Dignitarian medical ethics

Research output: Contribution to journalArticleResearchpeer-review

Abstract

Philosophers and bioethicists are typically sceptical about invocations of dignity in ethical debates. Many believe that dignity is essentially devoid of meaning: either a mere rhetorical gesture used in the absence of good argument or a faddish term for existing values like autonomy and respect. On the other hand, the patient experience of dignity is a substantial area of research in healthcare fields like nursing and palliative care. In this paper, it is argued that philosophers have much to learn from the concrete patient experiences described in healthcare literature. Dignity is conferred on people when they are treated as having equal status, something the sick and frail are often denied in healthcare settings. The importance of equal status as a unique value has been forcefully argued and widely recognised in political philosophy in the last 15 years. This paper brings medical ethics up to date with philosophical discussion about the value of equal status by developing an equal status conception of dignity.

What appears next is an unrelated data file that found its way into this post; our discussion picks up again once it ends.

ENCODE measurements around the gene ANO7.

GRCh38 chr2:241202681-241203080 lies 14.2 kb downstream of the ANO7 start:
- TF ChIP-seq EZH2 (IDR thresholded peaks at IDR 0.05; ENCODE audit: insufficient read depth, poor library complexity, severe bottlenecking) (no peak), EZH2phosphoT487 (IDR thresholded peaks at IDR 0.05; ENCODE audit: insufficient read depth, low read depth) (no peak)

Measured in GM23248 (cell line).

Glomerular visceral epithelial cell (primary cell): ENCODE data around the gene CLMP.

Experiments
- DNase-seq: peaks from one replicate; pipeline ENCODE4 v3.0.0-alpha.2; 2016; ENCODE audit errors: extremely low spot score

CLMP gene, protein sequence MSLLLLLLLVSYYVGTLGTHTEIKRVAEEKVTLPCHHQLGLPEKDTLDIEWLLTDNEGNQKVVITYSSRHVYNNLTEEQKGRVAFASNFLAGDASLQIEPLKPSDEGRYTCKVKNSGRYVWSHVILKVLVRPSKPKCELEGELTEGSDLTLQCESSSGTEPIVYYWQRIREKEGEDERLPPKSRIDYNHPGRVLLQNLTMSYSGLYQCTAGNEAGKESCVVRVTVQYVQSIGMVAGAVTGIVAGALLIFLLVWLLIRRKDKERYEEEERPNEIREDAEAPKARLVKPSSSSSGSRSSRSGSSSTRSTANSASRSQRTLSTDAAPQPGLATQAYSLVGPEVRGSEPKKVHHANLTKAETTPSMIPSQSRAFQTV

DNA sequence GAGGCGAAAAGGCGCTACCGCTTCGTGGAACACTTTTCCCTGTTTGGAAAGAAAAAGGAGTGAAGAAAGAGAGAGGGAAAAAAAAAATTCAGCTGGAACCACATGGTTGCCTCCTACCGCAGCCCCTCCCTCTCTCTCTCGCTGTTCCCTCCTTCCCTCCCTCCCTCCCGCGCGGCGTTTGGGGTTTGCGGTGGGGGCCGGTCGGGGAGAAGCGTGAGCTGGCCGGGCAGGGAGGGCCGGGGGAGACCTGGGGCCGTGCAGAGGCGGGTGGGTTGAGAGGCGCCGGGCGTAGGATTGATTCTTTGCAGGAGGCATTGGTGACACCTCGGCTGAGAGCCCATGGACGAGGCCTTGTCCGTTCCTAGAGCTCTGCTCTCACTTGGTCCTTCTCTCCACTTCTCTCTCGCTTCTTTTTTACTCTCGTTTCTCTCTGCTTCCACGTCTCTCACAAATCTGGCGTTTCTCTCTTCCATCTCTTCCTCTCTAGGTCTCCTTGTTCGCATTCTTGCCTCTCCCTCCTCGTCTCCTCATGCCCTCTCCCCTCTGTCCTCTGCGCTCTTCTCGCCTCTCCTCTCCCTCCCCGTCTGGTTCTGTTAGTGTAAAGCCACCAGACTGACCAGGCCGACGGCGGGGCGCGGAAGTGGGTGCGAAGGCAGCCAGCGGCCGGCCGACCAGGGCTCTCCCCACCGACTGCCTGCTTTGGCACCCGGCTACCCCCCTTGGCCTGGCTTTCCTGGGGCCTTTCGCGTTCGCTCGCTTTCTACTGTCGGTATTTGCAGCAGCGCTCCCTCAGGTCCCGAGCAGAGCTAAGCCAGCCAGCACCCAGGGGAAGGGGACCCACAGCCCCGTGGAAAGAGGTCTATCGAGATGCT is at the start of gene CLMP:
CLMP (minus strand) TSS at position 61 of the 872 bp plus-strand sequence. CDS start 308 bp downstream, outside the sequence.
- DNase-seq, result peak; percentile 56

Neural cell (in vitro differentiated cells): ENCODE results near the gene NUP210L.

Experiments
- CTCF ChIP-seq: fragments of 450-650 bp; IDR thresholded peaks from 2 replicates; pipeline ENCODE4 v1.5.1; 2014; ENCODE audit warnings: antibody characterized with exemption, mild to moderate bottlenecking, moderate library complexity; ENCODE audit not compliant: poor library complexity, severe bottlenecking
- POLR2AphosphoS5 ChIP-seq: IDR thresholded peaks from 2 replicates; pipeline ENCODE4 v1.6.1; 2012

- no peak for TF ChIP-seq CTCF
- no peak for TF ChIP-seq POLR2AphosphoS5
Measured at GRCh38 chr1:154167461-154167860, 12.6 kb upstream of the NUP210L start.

LanguageEnglish
Pages62–67
Number of pages6
JournalJournal of Medical Ethics
Volume44
Issue number1
DOIs
StatePublished - 2018

Cite this

Barclay, Linda. / Dignitarian medical ethics. In: Journal of Medical Ethics. 2018 ; Vol. 44, No. 1. pp. 62–67
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Dignitarian medical ethics. / Barclay, Linda.

In: Journal of Medical Ethics, Vol. 44, No. 1, 2018, p. 62–67.

Research output: Contribution to journalArticleResearchpeer-review

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